New bill could end re­gional chair ap­point­ments

The $200,000 gig over­see­ing York Re­gion has been un­elected since 1971

Richmond Hill Post - - News - DAVID FLEIS­CHER Post City Mag­a­zines’ colum­nist David Fleis­cher is a long­time jour­nal­ist and cur­rently an ur­ban plan­ner liv­ing in York Re­gion.

If the chair­per­son and CEO of York Re­gion sat down be­side you at the lo­cal Star­bucks, you likely wouldn’t rec­og­nize him. There’s also a de­cent chance you don’t re­ally know pre­cisely what his job is nor why you should care.

But the chair (it’s Wayne Em­mer­son, for­mer mayor of Whitchurch-Stouf­fville, by the way) earns more than $200,000 of your tax dol­lars ev­ery year in his role as not-quite-mayor of a mu­nic­i­pal­ity with a pop­u­la­tion of more than 1.1 mil­lion and grow­ing. He’s also un­elected, just like all his pre­de­ces­sors dat­ing back to the re­gion’s cre­ation in 1971. That might be set to change.

York Re­gion Coun­cil voted 14-5 against mak­ing the chair an elected po­si­tion. In the mean­time, the en­abling pro­vin­cial leg­is­la­tion, Bill 42, has passed se­cond read­ing at Queen’s Park, and there’s still time to make it hap­pen for the 2018 elec­tion.

How­ever, a pre­lim­i­nary coun­cil dis­cus­sion in Novem­ber sug­gested re­gional politi­cians don’t re­ally see a need to change a sys­tem I’d ar­gue we’ve long since out­grown and led to a re­quest for staff to re­port back in Fe­bru­ary.

A lit­tle his­tory: When York and the other re­gional mu­nic­i­pal­i­ties were cre­ated, they em­u­lated Metro Toronto’s two-tier struc­ture, long and right­fully re­garded as an ex­em­plary gov­er­nance model. The his­toric city of Toronto pro­vided a fi­nan­cial base for grow­ing the newer sub­urbs, such as North York and Scar­bor­ough; and plan­ning, in­clud­ing in­fra­struc­ture and tran­sit, was well co-or­di­nated. But York Re­gion didn’t have a sin­gle, strong base. In­stead, it had nine small mu­nic­i­pal­i­ties with lit­tle in com­mon. Over the years they’ve grown closer to­gether, but it wasn’t the same thing.

You prob­a­bly never say, “I’m from York Re­gion.” Most of us re­late to our lo­cal mu­nic­i­pal­ity and don’t think about what the re­gion does even though it ac­counts for half the prop­erty tax bill.

Much as Metro once did in Toronto, the re­gion runs ma­jor ser­vices such as tran­sit and po­lice.

When you drive from your lo­cal road onto a main street, such as Yonge Street or High­way 7, you’ve crossed into re­gional ju­ris­dic­tion. The same goes for the pipes un­der the street, where the re­gion owns the mains and your lo­cal mu­nic­i­pal­ity the smaller ones that con­nect to your house. Markham may pick up your garbage, but it’s the re­gion that dis­poses of it and sells the re­cy­clables.

As with the for­mer chair­per­son of Metro, the present re­gional chair is not quite like the mayor.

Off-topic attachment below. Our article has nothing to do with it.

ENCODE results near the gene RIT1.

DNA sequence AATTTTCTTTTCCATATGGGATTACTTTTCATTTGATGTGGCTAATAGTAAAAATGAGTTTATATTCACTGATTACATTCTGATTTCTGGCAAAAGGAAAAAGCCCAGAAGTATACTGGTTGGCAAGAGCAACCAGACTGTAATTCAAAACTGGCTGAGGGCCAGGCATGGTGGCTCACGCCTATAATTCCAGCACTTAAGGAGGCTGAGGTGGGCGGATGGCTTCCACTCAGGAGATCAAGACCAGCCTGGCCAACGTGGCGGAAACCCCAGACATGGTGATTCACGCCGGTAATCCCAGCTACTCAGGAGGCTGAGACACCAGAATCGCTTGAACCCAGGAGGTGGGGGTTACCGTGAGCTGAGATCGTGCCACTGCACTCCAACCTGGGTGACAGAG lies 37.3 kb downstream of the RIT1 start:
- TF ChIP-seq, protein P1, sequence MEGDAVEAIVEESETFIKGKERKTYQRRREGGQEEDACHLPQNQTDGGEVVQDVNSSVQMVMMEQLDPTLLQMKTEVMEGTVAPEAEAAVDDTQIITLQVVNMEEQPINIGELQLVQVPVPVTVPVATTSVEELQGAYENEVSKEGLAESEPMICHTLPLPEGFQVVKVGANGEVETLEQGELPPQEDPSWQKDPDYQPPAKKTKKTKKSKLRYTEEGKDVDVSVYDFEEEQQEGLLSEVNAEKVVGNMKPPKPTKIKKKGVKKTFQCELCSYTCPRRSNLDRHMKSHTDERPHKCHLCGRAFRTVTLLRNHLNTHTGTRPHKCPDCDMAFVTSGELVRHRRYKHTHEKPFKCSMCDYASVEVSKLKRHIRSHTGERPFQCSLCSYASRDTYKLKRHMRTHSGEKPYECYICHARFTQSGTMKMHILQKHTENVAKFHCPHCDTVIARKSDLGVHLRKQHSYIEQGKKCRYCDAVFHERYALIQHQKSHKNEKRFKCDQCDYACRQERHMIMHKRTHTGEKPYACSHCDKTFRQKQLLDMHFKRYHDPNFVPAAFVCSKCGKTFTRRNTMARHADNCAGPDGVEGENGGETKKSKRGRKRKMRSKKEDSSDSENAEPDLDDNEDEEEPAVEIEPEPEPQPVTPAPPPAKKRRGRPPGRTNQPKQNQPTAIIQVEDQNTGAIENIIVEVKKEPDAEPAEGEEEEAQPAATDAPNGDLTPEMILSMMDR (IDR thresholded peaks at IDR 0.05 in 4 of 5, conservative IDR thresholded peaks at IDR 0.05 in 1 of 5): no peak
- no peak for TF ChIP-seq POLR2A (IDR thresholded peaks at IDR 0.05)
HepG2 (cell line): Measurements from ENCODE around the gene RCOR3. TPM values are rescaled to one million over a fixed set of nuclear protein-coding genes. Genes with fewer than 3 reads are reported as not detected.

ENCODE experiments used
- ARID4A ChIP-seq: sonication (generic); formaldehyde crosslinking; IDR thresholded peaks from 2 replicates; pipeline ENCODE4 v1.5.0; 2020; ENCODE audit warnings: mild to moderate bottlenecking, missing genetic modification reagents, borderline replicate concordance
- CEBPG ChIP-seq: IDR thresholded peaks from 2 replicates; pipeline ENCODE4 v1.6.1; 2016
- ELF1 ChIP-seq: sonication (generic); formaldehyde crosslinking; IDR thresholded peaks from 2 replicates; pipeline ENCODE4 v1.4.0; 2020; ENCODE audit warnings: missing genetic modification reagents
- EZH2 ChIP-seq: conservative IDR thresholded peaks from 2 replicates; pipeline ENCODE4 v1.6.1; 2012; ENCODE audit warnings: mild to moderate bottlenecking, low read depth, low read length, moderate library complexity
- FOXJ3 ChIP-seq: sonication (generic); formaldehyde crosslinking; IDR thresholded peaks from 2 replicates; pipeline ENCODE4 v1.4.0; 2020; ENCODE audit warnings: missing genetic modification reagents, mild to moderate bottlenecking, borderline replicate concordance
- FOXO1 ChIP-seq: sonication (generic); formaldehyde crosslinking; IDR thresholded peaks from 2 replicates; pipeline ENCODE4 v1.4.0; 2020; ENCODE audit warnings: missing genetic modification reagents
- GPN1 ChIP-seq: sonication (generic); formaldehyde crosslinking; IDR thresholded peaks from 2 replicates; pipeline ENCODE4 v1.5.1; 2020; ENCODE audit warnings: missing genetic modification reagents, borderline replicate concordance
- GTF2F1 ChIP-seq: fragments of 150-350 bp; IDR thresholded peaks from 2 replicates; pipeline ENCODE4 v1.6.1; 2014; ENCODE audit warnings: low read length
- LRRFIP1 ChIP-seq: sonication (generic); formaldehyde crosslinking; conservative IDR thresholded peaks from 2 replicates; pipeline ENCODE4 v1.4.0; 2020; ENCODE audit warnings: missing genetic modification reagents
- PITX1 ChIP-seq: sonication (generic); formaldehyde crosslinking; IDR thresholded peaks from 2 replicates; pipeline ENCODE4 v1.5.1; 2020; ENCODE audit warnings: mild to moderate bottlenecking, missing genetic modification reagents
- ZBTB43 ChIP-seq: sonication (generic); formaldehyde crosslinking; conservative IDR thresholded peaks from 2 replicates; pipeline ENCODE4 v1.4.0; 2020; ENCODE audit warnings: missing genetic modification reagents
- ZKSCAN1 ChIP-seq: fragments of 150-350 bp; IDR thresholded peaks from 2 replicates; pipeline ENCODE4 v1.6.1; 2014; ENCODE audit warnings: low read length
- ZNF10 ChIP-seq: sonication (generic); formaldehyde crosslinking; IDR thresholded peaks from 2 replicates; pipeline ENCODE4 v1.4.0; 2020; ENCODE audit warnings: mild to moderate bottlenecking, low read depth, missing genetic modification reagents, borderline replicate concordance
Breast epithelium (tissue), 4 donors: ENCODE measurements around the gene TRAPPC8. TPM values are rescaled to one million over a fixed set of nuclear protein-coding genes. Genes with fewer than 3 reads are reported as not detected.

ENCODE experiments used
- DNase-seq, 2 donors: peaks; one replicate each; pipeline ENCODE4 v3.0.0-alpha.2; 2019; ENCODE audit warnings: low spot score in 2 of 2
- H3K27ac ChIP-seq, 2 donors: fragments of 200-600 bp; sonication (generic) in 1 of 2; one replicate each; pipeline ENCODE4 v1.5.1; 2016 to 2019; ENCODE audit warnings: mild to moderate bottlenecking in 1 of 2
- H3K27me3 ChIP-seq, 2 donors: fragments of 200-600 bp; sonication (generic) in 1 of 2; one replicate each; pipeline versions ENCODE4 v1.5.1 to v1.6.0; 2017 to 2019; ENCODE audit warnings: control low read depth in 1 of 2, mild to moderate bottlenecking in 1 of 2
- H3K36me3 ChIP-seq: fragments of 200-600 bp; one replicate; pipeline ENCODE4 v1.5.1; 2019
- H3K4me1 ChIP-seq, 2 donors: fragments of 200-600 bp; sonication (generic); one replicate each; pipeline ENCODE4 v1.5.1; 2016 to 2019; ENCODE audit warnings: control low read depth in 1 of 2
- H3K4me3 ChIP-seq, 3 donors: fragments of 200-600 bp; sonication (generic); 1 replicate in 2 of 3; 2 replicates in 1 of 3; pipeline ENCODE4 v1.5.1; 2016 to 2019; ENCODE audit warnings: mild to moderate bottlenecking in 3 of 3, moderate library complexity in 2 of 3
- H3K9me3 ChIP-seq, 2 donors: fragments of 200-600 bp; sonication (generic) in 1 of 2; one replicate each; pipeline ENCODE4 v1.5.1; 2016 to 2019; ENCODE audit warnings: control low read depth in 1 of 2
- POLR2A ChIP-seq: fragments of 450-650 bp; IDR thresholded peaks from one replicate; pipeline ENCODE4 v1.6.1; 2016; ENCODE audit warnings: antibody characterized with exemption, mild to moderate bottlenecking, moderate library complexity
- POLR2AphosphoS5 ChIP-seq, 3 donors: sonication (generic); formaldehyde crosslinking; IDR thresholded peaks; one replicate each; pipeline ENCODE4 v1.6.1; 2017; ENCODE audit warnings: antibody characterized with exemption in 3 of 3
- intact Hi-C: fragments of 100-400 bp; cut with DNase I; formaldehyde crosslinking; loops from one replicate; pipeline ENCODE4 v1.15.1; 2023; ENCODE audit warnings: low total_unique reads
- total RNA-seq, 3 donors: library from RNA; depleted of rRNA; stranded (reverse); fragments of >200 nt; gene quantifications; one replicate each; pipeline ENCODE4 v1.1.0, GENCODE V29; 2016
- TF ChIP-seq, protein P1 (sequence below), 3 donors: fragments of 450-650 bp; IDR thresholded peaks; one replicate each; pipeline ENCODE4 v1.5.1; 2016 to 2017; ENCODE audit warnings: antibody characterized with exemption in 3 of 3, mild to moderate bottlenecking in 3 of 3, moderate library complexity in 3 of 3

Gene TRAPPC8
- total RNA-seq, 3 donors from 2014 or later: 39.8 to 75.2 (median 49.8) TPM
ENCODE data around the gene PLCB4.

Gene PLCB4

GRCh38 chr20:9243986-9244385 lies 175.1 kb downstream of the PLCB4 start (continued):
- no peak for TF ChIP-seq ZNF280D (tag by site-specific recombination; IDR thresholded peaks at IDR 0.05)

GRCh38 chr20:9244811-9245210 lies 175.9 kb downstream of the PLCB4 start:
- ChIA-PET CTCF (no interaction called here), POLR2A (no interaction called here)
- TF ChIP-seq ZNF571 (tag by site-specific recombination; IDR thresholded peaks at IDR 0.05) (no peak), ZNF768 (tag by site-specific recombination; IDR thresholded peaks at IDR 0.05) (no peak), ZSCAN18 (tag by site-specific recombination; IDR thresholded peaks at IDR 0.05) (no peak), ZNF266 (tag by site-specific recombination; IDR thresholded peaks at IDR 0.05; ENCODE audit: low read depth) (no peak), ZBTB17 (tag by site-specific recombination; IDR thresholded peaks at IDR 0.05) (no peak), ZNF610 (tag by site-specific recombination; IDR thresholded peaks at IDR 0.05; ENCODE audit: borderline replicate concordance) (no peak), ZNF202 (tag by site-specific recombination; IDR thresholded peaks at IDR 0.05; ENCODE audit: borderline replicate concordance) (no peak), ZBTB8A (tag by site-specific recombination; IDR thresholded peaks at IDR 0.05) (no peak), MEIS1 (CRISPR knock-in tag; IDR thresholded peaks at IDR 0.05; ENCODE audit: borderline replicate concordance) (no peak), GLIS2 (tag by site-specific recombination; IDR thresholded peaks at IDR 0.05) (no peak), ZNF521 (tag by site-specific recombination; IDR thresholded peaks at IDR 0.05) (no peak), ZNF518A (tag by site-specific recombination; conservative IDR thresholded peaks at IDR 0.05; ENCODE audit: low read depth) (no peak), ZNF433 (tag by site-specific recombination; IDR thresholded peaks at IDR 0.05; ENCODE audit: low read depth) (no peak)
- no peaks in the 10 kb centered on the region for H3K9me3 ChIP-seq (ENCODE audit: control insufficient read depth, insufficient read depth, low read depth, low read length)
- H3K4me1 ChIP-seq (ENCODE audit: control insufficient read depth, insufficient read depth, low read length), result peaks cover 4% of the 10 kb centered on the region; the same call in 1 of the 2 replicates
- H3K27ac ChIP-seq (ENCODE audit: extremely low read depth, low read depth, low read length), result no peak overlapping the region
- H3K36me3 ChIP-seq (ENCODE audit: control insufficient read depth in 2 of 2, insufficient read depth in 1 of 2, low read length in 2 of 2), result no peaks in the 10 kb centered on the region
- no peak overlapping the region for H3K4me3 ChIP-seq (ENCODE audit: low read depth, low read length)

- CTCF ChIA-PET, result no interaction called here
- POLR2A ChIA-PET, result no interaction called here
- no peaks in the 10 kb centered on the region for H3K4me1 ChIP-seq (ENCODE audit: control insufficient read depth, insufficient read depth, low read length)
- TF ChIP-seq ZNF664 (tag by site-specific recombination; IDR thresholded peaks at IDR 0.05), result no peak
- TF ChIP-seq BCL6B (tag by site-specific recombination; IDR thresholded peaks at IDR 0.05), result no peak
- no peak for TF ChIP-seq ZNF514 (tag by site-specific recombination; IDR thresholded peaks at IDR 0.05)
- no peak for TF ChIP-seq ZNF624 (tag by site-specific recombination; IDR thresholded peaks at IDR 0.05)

He sits on ev­ery com­mit­tee and wields great in­flu­ence as a power­bro­ker be­tween the dis­parate mu­nic­i­pal­i­ties, but he only votes in the case of a tie. He’s the one who sits down with the up­per lev­els of govern­ment when we want money for a sub­way or hos­pi­tal, and he’s the one who poses at the rib­bon cut­tings when one opens.

But the big­gest dif­fer­ence is that he’s not elected but rather ap­pointed by coun­cil af­ter the elec­tion. The vote to elect the chair takes place in pub­lic, but the back­room deals or ne­go­ti­a­tions that pre­cede it do not.

There are chal­lenges to mak­ing the po­si­tion electable. For one, can­di­dates would have to cam­paign over an area triple the size of Toronto with half the pop­u­la­tion. Res­i­dents of the more ru­ral “north­ern six” mu­nic­i­pal­i­ties would also want to be as­sured their in­ter­ests will be pro­tected un­der the sway of the far more pop­u­lous Rich­mond Hill, Vaughan and Markham.

But to para­phrase Churchill, democ­racy is only ter­ri­ble when not com­pared to ev­ery other sys­tem. Durham fi­nally started elect­ing its own chair in 2014, and Hal­ton has done it for years. A ref­er­en­dum dur­ing Durham’s long process found 80 per cent of res­i­dents wanted to vote for the po­si­tion. Of course, no one’s asked you yet, and it’s hard to cre­ate change with­out a strong pub­lic voice call­ing for it.

York Re­gion is one of the big­gest and fastest grow­ing mu­nic­i­pal­i­ties in Canada and be­ing able to vote for the per­son in charge is just one more sign, as if we need it, that we’ve grown up.

In­ter­est­ingly, Ni­a­gara Coun­cil shot down a sim­i­lar ef­fort last year, with politi­cians ar­gu­ing res­i­dents care more about jobs and the econ­omy than pesky things like how their leader is se­lected or trans­parency and ac­count­abil­ity.

I’m not sure ap­a­thy is the best ba­sis for a sys­tem of govern­ment, but they’re go­ing with it for as long as they can. Hope­fully we’ll con­sider try­ing some­thing bet­ter.

Viva tran­sit is run by York Re­gion and not the mu­nic­i­pal­i­ties

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